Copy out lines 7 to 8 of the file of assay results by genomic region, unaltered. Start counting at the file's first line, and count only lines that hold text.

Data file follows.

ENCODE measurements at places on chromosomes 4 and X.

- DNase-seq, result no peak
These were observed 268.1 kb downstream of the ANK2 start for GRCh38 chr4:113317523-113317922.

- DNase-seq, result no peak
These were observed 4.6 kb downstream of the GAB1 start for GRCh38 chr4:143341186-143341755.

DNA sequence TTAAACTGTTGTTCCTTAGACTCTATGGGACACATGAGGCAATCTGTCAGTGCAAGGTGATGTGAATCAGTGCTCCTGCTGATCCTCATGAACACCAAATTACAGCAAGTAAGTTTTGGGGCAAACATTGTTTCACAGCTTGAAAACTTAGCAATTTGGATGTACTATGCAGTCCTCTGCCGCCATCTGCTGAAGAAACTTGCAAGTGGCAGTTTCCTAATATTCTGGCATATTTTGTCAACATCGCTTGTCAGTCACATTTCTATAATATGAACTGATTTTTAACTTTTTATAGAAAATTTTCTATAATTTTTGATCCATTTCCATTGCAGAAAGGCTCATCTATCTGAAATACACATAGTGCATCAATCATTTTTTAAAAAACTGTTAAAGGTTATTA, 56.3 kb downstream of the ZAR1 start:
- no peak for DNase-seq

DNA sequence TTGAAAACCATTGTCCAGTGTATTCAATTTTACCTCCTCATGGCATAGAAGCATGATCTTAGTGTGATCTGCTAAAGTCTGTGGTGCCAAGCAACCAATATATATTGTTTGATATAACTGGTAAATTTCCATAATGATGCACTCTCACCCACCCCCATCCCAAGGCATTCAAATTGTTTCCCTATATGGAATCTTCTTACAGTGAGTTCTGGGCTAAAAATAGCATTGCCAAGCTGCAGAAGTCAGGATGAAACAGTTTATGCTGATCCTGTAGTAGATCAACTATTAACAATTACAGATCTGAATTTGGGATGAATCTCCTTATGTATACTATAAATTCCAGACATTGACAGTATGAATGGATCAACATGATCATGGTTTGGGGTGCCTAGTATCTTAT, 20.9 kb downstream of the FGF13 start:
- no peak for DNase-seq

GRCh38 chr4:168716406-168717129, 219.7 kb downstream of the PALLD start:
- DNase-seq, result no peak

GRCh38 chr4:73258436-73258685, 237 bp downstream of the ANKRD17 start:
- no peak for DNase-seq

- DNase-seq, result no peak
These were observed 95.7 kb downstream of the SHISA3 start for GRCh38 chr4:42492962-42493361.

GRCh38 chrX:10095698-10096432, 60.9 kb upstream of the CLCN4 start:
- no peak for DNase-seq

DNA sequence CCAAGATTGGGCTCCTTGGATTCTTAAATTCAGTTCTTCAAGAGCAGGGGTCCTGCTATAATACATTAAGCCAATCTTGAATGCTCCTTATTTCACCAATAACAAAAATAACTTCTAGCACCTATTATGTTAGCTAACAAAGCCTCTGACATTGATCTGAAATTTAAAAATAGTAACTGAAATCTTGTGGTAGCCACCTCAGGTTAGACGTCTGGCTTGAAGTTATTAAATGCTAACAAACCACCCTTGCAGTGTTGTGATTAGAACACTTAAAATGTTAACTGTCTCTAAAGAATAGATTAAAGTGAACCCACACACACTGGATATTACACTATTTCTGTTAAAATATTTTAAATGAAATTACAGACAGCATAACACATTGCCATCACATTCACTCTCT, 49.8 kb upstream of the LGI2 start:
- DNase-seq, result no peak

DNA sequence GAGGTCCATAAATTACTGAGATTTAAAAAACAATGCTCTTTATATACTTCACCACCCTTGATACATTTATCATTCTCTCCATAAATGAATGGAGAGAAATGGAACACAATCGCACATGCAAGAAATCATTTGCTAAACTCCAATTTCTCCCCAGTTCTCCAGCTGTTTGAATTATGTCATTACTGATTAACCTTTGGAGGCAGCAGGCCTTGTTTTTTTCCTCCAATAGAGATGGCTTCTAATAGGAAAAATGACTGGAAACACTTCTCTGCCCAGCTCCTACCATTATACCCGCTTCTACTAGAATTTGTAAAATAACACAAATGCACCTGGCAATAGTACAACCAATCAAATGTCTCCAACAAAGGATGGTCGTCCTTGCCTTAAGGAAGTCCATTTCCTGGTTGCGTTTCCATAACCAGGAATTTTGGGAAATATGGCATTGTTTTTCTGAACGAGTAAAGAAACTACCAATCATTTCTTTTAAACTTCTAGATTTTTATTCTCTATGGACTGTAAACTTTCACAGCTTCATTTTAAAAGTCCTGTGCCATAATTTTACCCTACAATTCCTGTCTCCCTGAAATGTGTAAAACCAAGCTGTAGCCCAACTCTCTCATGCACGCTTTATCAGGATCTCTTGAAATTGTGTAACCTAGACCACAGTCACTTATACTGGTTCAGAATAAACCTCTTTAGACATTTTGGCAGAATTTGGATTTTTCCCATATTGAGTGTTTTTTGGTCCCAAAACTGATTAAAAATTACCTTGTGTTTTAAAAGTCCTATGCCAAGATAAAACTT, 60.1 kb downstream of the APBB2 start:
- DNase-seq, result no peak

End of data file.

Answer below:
- no peak for DNase-seq

DNA sequence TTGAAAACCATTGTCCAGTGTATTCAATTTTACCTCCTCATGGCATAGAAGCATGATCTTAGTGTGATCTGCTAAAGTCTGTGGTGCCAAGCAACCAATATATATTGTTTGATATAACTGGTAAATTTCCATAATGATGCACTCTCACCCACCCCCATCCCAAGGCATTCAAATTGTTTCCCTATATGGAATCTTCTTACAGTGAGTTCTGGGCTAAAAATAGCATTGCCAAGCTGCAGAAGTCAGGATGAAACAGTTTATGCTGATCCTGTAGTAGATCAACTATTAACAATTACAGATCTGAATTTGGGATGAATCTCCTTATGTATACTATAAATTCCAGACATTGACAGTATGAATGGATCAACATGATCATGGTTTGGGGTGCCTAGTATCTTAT, 20.9 kb downstream of the FGF13 start: